DomesticMATTERS: mixing furniture classics with modern craft

Carefully chosen crafted pieces can sit well with furniture classics
Helen Yardley DomesticMATTERS
Helen Yardley's modern wool Encircle rug works perfectly with Friso Kramer's Fifties Reform dining table and Revolt chair, assorted accessories from John Lewis and a nest of Kay + Stemmer Flow tables from Heals

Falling in love with an object you spot online — or even in a shop or gallery — is no guarantee that it will work in your own home. It may look tempting, but can you use it and how will it fit in among all the other things in your home?

A new selling exhibition at Contemporary Applied Arts (CAA) aims to make life a bit easier for potential buyers. CAA has turned its gallery into a domestic living space — a kind of loft apartment — showing how to mix and match one-off or small-batch handmade items with mass-manufactured furniture.

It's the idea of curator Brian Kennedy. He says: "Mid-century modern is so popular at the moment that I wanted to show people you can mix it with functional domestic, but affordable pieces by contemporary craftmakers." To that end, he has collaborated with Rocket Gallery, a specialist in mid-century modern furniture, which has provided pieces by renowned Dutch and Danish designers, as well as Benchmark Furniture, which is showing pieces designed by CAA craftspeople.

Jen Risom's Fifties bench
Jens Risom's Fifties U620 bench (£1,500; jensrisom.com) meets Asta Barrington's contemporary trays and table mats and Simon Moore's modern glassware
The furniture is combined as it would be at home, with textiles, ceramics, glass, wood and metalwork, but in this case all designed and mostly made by craft makers. "At home, I am surrounded by handmade things, which I use daily," says Kennedy. "Using them daily brings something special into my life. I have mugs I bought 20 years ago that I use daily and still cherish."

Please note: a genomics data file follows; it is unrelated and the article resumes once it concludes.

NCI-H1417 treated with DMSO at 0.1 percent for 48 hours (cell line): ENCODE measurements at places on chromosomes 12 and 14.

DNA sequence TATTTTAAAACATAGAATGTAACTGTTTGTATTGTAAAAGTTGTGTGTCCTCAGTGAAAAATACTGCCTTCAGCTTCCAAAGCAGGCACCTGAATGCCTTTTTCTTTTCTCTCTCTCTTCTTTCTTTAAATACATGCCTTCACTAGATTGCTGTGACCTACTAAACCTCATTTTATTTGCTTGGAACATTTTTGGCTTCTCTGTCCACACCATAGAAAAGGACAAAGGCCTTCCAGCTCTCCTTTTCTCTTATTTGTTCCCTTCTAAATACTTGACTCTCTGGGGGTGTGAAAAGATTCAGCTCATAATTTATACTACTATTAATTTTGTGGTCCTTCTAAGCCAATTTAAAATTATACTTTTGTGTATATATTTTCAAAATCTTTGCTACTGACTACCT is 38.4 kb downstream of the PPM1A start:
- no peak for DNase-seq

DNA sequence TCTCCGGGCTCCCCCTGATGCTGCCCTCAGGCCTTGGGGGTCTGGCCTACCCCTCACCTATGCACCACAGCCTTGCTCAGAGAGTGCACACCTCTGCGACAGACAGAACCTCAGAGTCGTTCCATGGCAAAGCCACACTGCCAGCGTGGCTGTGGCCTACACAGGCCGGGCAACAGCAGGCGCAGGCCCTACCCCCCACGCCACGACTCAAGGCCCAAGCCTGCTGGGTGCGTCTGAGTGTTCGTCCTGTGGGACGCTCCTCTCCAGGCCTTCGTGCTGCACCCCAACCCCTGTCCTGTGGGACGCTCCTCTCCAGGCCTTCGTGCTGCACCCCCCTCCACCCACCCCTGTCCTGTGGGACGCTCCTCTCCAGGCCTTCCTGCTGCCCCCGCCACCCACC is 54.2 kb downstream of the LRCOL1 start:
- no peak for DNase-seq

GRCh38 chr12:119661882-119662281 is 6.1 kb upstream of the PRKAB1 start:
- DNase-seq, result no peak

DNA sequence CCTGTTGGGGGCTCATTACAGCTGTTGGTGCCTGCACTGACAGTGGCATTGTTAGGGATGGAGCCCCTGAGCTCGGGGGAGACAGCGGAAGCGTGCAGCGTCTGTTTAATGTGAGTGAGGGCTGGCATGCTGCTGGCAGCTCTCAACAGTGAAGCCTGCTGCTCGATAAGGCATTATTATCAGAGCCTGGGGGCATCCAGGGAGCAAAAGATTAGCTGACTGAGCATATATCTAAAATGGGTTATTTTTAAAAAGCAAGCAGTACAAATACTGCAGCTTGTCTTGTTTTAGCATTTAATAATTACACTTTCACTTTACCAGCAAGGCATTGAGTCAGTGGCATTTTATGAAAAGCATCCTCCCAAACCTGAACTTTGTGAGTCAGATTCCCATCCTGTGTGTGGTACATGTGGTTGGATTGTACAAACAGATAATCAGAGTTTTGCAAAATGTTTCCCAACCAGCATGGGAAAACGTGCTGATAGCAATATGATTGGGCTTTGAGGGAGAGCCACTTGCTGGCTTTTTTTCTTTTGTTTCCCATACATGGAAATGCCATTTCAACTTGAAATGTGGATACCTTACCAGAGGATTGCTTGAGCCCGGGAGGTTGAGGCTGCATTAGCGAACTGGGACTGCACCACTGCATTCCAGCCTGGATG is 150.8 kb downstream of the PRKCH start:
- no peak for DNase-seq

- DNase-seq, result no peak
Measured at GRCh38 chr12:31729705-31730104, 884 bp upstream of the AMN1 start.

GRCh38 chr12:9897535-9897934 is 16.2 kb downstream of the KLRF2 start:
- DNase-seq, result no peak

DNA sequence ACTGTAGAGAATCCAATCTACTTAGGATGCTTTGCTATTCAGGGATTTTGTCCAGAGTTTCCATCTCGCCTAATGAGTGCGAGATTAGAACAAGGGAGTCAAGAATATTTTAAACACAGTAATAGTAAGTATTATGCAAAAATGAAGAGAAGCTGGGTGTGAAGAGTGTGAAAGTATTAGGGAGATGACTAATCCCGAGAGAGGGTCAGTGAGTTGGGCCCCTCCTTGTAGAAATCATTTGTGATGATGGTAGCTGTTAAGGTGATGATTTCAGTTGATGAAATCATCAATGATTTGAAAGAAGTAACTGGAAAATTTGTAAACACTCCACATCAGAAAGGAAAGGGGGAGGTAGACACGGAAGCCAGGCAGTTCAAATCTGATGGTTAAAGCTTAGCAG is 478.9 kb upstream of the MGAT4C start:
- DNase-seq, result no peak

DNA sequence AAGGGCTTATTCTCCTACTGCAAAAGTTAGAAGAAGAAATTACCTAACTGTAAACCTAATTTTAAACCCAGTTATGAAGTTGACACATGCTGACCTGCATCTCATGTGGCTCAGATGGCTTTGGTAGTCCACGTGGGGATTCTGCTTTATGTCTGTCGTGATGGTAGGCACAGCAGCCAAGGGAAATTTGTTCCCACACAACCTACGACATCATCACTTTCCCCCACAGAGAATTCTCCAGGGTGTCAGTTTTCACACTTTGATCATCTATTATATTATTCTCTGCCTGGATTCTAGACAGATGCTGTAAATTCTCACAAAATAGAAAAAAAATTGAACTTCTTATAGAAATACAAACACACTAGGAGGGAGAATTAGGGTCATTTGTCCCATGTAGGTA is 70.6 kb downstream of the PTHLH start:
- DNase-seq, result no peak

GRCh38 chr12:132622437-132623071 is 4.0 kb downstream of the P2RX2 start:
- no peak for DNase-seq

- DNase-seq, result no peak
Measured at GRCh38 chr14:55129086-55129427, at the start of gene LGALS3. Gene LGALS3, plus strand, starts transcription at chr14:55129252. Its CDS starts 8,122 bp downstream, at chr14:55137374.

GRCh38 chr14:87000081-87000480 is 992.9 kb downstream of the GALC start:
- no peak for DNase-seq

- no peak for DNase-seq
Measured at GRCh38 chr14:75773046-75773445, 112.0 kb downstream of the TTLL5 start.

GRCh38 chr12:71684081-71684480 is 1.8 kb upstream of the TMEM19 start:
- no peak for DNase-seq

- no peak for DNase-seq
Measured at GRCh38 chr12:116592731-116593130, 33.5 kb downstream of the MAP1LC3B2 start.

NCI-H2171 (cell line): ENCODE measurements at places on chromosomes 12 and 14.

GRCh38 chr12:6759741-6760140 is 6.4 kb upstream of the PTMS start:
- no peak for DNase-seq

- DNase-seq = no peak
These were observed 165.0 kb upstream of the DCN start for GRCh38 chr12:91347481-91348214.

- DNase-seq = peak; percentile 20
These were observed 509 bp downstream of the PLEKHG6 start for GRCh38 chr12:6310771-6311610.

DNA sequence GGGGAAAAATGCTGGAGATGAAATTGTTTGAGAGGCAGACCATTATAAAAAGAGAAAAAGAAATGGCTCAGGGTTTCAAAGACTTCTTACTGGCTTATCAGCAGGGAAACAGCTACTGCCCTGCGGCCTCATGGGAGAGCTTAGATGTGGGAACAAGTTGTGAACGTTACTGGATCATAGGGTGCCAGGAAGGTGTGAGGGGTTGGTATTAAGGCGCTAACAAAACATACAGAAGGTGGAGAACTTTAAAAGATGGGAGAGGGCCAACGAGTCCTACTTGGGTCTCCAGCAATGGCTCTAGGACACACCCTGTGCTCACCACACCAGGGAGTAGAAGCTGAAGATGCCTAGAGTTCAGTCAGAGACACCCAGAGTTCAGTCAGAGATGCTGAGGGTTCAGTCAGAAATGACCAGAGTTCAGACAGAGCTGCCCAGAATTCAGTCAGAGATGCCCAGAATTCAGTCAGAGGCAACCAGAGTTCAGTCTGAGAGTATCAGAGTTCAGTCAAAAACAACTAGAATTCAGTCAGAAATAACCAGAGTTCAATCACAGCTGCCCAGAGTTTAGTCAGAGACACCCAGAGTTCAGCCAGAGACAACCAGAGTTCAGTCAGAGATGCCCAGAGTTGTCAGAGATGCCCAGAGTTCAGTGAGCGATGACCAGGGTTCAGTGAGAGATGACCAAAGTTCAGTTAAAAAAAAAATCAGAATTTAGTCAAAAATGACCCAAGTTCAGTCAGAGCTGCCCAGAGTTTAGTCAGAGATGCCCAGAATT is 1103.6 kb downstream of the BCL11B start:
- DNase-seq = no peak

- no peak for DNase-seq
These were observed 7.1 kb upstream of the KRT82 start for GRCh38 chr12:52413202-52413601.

Kennedy is keen to promote craftmakers' talent in designing for the high street and how well their handmade and machine-made pieces work together.

Ptolemy Mann designs items such as digitally printed ikat textiles for John Lewis, but at the CAA one of her bespoke rugs and some of her John Lewis cushions are used alongside ceramics by Janice Tchalenko, some handmade and others from her designs for Poole potteries.

Chris Keenan's domestic ceramics for Habitat are mixed with individual one-off pieces alongside some of the small runs of functional ware he makes himself. Asta Barrington, known for her textiles, shows her skill as a pattern designer in her new commercially produced trays and table mats. There is furniture for Benchmark (Terence Conran's furniture company) by Katie Walker, Wales & Wales and Kay + Stemmer, children's furniture by Alex MacDonald — the background for one-off lamps by glass blower Mark Vickers, as well as teaware by Stuart Carey and glass bottles by Hélène Uffren, both new graduates.

DomesticMATTERS runs until October 20, 2012, at Contemporary Applied Arts, 2 Percy Street, W1 (020 7436 2344; caa.org.uk)

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